They are accompanied by two trainee co-skippers: Hajime Kokumai, who comes from Olympic sailing, and Alexandre Demange, who is finishing his engineering studies in La Rochelle. Their target is the Mini Transat 2025. The initiative is destined to be long-term with a new selection planned at the end of the first four-year cycle.
The Swiss OSS Academy
is looking for partners
Like the DMG Mori project, also based in Lorient are the Swiss Valentin Gautier and Simon Koster, who were recently second in the Transat Jacques Vabre in Class40, who are setting up the Offshore Swiss Sailing Academy (OSS). “Every year, Swiss skippers contact us to ask us for advice on how to carry out a project, the financing, the technical aspects… We wanted to share our experience”, explains Valentin Gautier.
For the moment, the project consists of organizing sailing blocks on their Class40 for young sailors coming, like them, from the Geneva Regatta Training Center, so that they can compete in the ArMen Race in May and then the Class40 World Cup in La Rochelle in June. In addition, they support Anaëlle Pattusch, a 19-year-old Swiss woman who dreams of taking part in the Mini Transat in 2023. “We help her with her preparation, her business and administrative processes and to facilitate her contact with the community.”
But the Swiss duo wants to go further looking to “bring the Atlantic actually to Lake Geneva” and create a real academy. With their Class40 and two Minis which they plan to buy if the project gains enough momentum (one prototype and one production), they aim to select two skippers and accompany them for two years by providing the boat and the budget. They are working hard to finance this project. “For a serious and ambitious structure, we would need 800,000 € per year“, says Valentin Gautier.
Right now the duo are struggling to attract partners: “It’s not easy to convince them to sponsor a project nearly 1,000 km from Switzerland, but we have had very positive feedback from companies and above all, the there are many young skippers who dream of ocean racing with us, there is a real dynamic.”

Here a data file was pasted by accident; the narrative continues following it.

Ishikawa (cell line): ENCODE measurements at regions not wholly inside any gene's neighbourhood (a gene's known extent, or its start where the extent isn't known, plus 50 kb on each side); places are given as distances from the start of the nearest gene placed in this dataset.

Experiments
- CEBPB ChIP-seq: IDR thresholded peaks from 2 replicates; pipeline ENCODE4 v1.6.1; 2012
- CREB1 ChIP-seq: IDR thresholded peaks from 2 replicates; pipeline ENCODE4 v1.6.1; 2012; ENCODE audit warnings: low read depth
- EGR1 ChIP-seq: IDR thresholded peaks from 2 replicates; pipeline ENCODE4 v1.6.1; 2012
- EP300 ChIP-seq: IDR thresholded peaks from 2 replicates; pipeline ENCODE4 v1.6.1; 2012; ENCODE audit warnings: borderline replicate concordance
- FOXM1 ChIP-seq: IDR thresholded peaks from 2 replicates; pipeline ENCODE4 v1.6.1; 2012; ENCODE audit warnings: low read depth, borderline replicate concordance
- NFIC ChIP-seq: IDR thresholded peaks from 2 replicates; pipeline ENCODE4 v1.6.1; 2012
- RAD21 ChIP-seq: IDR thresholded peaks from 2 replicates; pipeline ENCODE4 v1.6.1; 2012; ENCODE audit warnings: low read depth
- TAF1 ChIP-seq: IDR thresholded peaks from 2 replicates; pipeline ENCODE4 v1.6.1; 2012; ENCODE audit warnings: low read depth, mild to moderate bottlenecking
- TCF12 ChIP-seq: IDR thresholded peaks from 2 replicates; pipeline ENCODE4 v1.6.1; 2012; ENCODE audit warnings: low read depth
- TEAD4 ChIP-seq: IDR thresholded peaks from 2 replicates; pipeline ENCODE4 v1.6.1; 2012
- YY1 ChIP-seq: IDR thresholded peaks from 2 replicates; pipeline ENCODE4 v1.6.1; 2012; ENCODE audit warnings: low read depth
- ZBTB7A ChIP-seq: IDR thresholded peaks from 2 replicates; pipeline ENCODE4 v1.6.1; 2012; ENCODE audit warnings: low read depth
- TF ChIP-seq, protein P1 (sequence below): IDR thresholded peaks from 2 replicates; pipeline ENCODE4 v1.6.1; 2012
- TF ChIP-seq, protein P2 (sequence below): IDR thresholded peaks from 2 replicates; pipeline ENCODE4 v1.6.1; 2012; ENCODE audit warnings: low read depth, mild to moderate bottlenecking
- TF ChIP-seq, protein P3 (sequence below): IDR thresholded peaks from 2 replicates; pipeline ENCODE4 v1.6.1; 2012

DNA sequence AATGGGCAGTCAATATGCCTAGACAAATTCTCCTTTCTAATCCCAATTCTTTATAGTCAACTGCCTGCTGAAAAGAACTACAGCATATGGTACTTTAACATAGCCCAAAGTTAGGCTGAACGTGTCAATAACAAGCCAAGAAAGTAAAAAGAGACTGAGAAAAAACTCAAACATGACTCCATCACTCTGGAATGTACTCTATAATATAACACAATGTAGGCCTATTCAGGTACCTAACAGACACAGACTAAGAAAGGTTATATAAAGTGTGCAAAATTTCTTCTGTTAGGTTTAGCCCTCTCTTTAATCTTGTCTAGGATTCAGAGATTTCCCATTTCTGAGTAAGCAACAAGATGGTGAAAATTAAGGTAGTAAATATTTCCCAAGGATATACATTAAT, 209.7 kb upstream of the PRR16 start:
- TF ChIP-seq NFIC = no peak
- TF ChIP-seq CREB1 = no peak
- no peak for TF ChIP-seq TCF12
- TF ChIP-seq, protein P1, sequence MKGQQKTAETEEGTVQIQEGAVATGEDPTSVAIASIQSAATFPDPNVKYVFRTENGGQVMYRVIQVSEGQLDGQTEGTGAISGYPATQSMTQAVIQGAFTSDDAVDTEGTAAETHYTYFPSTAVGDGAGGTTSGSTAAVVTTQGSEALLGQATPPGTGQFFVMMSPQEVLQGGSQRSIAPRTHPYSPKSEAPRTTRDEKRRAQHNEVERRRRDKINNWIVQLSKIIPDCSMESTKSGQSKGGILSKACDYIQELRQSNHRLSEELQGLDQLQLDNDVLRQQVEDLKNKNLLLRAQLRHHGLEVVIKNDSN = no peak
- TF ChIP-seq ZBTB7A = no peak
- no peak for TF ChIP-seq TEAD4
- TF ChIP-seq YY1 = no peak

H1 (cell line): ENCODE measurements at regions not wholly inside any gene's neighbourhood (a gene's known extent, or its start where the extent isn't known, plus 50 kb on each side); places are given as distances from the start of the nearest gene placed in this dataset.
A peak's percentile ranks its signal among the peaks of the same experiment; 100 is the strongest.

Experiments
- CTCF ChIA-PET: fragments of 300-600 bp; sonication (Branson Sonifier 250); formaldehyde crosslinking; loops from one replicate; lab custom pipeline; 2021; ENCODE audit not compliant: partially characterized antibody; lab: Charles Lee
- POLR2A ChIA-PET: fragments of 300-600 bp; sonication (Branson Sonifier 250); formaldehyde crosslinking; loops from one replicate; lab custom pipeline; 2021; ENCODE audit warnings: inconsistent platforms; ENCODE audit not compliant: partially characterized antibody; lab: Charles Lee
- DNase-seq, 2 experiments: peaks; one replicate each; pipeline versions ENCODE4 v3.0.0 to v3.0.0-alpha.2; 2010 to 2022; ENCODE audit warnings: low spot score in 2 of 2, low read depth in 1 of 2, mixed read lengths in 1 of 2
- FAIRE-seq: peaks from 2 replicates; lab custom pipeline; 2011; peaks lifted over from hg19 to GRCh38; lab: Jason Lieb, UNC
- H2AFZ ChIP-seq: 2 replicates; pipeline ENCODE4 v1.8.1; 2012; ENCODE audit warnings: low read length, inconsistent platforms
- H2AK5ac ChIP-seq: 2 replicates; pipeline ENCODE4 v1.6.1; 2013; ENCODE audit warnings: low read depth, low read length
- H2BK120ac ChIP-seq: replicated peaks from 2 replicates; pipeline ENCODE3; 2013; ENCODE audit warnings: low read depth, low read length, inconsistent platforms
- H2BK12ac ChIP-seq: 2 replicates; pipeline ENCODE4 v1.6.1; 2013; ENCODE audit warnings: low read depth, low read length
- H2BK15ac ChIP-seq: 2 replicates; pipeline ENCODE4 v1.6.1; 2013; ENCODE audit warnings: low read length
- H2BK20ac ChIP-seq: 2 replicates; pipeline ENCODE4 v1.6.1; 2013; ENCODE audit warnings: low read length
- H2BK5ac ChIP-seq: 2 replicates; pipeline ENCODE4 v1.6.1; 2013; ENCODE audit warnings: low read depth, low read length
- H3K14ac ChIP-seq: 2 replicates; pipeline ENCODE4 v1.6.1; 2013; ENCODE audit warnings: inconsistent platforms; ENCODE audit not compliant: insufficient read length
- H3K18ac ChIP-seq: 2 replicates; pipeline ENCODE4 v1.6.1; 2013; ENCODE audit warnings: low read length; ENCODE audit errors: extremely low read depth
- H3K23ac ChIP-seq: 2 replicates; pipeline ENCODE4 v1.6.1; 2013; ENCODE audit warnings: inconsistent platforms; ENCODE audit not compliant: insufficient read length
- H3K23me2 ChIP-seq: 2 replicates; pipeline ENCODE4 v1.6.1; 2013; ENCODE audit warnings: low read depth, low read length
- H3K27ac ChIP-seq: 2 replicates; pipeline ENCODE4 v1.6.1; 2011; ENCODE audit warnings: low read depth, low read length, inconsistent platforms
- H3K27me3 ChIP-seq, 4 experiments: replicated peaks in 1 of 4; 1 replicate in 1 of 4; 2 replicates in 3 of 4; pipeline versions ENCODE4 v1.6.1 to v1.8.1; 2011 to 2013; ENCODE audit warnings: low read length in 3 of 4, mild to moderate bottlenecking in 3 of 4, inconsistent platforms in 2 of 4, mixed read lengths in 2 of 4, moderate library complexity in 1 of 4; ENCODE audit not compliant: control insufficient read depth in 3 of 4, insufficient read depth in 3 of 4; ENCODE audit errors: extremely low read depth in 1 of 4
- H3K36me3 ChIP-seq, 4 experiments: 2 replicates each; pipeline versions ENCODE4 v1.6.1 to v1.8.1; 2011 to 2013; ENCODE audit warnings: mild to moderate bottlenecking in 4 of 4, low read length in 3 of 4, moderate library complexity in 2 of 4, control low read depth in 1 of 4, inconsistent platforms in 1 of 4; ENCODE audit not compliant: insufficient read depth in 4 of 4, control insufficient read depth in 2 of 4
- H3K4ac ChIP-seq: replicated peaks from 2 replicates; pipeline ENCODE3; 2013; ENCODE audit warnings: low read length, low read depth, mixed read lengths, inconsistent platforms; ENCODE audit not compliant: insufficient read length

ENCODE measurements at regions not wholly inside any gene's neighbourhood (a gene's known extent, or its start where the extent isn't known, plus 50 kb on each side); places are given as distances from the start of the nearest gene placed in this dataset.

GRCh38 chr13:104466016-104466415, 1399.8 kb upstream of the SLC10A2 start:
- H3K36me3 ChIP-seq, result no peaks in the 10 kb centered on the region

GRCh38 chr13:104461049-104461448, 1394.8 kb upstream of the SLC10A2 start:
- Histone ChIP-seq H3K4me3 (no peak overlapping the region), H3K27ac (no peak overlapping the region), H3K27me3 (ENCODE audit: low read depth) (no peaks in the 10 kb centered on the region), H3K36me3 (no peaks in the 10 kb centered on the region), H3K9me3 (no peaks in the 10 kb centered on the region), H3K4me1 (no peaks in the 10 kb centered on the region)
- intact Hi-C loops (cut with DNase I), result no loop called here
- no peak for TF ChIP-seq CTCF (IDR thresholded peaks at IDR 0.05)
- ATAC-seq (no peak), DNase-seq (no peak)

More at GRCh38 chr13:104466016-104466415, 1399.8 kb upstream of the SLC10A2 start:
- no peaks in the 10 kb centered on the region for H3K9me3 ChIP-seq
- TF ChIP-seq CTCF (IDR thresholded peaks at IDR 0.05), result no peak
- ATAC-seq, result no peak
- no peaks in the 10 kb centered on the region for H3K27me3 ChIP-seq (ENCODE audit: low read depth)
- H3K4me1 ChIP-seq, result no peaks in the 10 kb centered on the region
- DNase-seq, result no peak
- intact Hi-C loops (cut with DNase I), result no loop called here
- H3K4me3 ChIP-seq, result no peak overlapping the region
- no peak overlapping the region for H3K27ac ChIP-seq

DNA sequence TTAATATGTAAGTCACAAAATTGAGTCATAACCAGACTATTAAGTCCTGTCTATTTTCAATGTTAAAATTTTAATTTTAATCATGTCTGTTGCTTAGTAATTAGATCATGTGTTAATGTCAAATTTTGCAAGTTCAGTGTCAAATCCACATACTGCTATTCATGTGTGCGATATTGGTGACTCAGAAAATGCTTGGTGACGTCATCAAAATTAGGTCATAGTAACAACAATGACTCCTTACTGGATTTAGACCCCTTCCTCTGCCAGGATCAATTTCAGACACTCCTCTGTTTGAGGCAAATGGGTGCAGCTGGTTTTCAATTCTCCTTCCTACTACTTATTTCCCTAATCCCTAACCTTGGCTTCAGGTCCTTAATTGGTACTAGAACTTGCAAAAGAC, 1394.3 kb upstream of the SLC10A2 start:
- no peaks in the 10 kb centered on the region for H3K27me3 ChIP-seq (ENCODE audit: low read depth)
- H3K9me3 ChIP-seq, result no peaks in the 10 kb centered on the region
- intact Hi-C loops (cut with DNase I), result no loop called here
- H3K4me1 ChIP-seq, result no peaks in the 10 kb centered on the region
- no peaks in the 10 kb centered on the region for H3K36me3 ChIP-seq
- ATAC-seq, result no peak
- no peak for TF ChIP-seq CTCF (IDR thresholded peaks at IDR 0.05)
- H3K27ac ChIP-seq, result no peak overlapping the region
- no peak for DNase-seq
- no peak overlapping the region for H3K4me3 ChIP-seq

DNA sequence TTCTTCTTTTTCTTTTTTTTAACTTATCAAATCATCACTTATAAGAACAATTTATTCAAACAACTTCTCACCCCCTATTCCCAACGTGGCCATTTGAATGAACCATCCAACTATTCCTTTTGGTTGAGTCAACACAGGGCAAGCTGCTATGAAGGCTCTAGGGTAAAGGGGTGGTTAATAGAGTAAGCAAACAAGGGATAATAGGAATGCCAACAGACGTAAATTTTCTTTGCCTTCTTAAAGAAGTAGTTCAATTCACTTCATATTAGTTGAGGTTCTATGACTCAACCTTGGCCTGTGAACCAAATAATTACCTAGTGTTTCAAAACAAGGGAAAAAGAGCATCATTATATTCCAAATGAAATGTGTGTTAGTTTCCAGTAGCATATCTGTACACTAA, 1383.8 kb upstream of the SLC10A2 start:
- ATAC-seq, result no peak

from Marcus Hutchinson
Marcus Hutchinson who is regularly approached by non French sailors, makes the same observation. He launched the Vivi Offshore Academy in 2019 to meet this demand. Last year, he notably helped two American skippers (Jesse Fielding and Francesca Clapcich) and an Englishman (David Paul) with “a turnkey project”: a Figaro 3, preparateur and tailor-made training for each of them to come to France, it is up to them to find the funding.
This year Marcus is working on the project management of several skippers of the Figaro circuit, including the German Sanni Beucke (silver medalist at the Tokyo Olympics in 49erFX) and the Englishman Paddy Hutchings, who are attached to Lorient Grand Large. But also two Irishmen (Kenny Rumball and Conor Fogerty) and an Englishman (Tim Long) who train at the pole in La Rochelle.
“It is important to give them the benefit of a structure, of know-how, advice to progress when French training centers are difficult to access for foreigners which is still the case for Port-la-Forêt, concludes Hutchinson. I think that these international initiatives will be structured and developed because we are facing an influx of young non French sailing who aspire to make a career for themselves in ocean racing.”